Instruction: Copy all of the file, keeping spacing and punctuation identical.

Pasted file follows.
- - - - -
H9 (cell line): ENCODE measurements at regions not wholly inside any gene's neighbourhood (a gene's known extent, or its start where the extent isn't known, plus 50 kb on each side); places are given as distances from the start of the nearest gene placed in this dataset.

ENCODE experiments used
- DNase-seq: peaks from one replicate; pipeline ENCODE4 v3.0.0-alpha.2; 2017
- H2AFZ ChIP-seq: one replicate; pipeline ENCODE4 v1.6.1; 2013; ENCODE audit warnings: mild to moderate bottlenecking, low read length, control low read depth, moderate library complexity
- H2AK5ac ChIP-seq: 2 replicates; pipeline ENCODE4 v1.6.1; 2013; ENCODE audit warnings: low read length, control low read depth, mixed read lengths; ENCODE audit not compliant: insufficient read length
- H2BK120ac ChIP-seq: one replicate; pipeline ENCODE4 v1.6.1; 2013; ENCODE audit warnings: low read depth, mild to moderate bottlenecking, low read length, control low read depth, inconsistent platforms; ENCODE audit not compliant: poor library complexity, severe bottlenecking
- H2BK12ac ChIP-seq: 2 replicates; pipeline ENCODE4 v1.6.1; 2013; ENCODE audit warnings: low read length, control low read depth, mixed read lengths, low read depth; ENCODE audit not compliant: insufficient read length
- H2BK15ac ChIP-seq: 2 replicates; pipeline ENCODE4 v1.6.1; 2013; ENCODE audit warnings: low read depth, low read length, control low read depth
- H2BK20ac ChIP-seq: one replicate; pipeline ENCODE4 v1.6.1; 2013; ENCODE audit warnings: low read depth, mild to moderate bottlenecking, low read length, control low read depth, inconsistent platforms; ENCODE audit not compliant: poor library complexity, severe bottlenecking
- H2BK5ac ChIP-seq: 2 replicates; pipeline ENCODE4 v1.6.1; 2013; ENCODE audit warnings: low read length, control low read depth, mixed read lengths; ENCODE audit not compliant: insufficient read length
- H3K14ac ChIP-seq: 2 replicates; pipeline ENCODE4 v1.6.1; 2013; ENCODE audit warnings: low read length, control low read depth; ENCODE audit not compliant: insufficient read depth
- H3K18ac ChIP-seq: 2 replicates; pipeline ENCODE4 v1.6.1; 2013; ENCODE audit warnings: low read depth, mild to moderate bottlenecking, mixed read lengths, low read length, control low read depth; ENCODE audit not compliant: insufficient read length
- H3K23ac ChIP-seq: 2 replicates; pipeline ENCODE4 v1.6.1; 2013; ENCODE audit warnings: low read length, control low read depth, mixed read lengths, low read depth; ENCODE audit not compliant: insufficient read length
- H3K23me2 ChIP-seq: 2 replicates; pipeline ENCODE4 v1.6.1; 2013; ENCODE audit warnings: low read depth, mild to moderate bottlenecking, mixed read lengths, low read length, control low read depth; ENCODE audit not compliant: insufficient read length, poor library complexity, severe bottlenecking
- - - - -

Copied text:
H9 (cell line): ENCODE measurements at regions not wholly inside any gene's neighbourhood (a gene's known extent, or its start where the extent isn't known, plus 50 kb on each side); places are given as distances from the start of the nearest gene placed in this dataset.

ENCODE experiments used
- DNase-seq: peaks from one replicate; pipeline ENCODE4 v3.0.0-alpha.2; 2017
- H2AFZ ChIP-seq: one replicate; pipeline ENCODE4 v1.6.1; 2013; ENCODE audit warnings: mild to moderate bottlenecking, low read length, control low read depth, moderate library complexity
- H2AK5ac ChIP-seq: 2 replicates; pipeline ENCODE4 v1.6.1; 2013; ENCODE audit warnings: low read length, control low read depth, mixed read lengths; ENCODE audit not compliant: insufficient read length
- H2BK120ac ChIP-seq: one replicate; pipeline ENCODE4 v1.6.1; 2013; ENCODE audit warnings: low read depth, mild to moderate bottlenecking, low read length, control low read depth, inconsistent platforms; ENCODE audit not compliant: poor library complexity, severe bottlenecking
- H2BK12ac ChIP-seq: 2 replicates; pipeline ENCODE4 v1.6.1; 2013; ENCODE audit warnings: low read length, control low read depth, mixed read lengths, low read depth; ENCODE audit not compliant: insufficient read length
- H2BK15ac ChIP-seq: 2 replicates; pipeline ENCODE4 v1.6.1; 2013; ENCODE audit warnings: low read depth, low read length, control low read depth
- H2BK20ac ChIP-seq: one replicate; pipeline ENCODE4 v1.6.1; 2013; ENCODE audit warnings: low read depth, mild to moderate bottlenecking, low read length, control low read depth, inconsistent platforms; ENCODE audit not compliant: poor library complexity, severe bottlenecking
- H2BK5ac ChIP-seq: 2 replicates; pipeline ENCODE4 v1.6.1; 2013; ENCODE audit warnings: low read length, control low read depth, mixed read lengths; ENCODE audit not compliant: insufficient read length
- H3K14ac ChIP-seq: 2 replicates; pipeline ENCODE4 v1.6.1; 2013; ENCODE audit warnings: low read length, control low read depth; ENCODE audit not compliant: insufficient read depth
- H3K18ac ChIP-seq: 2 replicates; pipeline ENCODE4 v1.6.1; 2013; ENCODE audit warnings: low read depth, mild to moderate bottlenecking, mixed read lengths, low read length, control low read depth; ENCODE audit not compliant: insufficient read length
- H3K23ac ChIP-seq: 2 replicates; pipeline ENCODE4 v1.6.1; 2013; ENCODE audit warnings: low read length, control low read depth, mixed read lengths, low read depth; ENCODE audit not compliant: insufficient read length
- H3K23me2 ChIP-seq: 2 replicates; pipeline ENCODE4 v1.6.1; 2013; ENCODE audit warnings: low read depth, mild to moderate bottlenecking, mixed read lengths, low read length, control low read depth; ENCODE audit not compliant: insufficient read length, poor library complexity, severe bottlenecking